At the end of June, I completed my 50-miler. I started running at 3:00 a.m. to avoid the heat of the day and finished at 2:45 in the afternoon. I had trouble falling asleep that night, my body was jittery and tingling. I thought of a time in college when I had sailed through the Gulf of Mexico in a tall ship. After a week at sea, stepping on land was disorienting—the solid ground seemed to rock back and forth under my feet as if I were still on water. Perhaps that was what was happening now, my body still immersed in motion even as I lay in bed.
One of the reasons why I decided to run 50 miles was that I knew I could do it. I had experience with endurance events, having completed a few marathons, one ultramarathon, and a half Ironman. All I needed was the patience and desire. With each day of training, I became more and more certain. Not only was my body changing—becoming leaner and lighter—but I also began to foresee how the race would unfold. First there would be the tilt of the Earth—uphill or downhill, but also sloping sideways so that one leg was slightly higher than the other. Over 50 miles, the flow of exertion, like creative inspiration, would come and go in waves beyond my control. And, after the last steps, I would feel a clean, empty exhaustion, as if my cells had been hollowed out into honeycomb and air.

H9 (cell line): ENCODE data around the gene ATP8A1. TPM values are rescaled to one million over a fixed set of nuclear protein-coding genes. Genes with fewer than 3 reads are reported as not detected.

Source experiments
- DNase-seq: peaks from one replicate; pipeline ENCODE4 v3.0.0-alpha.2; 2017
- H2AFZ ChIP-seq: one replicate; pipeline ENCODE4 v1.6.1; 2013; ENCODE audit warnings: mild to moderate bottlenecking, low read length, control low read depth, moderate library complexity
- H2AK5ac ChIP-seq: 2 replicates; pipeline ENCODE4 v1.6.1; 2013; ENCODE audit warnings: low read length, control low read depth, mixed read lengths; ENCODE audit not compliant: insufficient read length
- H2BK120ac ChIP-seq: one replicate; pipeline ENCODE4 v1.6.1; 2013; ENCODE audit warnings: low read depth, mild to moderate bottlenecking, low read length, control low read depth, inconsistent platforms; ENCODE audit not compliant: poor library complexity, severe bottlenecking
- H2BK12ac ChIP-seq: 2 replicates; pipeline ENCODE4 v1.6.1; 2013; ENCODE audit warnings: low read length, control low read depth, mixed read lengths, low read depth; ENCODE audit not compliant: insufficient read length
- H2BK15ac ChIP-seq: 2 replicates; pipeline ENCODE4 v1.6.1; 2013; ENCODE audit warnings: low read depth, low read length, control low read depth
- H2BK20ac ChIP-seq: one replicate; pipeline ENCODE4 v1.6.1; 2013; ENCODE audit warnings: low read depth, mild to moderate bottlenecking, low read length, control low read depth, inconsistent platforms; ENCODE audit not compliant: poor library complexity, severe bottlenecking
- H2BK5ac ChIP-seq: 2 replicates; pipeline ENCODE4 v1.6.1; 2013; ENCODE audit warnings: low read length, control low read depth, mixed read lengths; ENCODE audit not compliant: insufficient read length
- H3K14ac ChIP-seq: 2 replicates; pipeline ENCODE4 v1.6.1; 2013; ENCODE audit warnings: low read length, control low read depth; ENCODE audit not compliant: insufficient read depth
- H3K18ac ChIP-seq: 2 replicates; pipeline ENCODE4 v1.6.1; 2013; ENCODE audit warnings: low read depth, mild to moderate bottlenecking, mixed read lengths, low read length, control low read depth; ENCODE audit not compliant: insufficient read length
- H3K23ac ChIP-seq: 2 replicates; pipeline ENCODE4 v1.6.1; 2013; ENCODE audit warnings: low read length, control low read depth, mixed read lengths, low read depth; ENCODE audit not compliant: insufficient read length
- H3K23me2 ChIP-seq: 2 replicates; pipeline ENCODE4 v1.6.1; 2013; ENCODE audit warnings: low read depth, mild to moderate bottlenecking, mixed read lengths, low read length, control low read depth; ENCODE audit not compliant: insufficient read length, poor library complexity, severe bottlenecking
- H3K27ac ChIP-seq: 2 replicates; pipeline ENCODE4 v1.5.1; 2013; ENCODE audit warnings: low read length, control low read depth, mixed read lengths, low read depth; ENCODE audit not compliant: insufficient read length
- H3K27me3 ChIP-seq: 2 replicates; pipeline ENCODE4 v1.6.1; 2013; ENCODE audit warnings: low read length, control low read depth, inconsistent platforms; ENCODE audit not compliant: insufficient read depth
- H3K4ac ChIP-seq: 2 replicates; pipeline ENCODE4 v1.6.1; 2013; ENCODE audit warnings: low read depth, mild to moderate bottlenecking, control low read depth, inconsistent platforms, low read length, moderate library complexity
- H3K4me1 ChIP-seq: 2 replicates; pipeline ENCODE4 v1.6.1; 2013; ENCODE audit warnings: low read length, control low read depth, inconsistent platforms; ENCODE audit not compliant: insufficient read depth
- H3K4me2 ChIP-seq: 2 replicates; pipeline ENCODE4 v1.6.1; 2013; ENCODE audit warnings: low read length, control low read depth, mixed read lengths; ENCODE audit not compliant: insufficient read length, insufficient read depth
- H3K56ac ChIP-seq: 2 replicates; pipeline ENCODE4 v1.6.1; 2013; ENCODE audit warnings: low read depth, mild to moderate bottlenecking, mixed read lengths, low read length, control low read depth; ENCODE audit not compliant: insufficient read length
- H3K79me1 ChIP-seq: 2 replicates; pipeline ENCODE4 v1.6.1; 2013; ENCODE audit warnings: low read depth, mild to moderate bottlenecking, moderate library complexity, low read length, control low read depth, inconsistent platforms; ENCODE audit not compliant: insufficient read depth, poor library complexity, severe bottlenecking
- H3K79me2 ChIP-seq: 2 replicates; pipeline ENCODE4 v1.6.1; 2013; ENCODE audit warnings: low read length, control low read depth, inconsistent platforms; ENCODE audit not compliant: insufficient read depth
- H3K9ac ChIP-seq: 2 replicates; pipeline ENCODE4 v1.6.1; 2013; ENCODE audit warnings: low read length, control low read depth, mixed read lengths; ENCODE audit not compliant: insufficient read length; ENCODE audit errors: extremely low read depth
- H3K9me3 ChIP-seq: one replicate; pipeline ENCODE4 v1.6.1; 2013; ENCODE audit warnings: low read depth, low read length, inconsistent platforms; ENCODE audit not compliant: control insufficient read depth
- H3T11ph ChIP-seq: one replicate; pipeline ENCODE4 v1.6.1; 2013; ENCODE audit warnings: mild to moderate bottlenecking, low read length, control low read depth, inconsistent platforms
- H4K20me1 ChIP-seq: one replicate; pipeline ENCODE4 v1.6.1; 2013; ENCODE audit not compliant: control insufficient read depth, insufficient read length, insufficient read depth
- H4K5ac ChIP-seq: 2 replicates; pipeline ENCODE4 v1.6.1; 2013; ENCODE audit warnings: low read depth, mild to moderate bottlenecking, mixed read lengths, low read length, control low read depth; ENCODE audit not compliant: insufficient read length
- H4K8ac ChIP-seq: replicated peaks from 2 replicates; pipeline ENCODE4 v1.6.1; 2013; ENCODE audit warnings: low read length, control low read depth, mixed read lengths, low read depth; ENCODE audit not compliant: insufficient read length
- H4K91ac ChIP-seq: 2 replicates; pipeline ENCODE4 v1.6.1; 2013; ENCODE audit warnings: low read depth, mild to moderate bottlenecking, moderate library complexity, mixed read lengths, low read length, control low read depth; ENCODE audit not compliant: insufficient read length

It was only after I had completed the race when the idea of running 50 miles became abstract.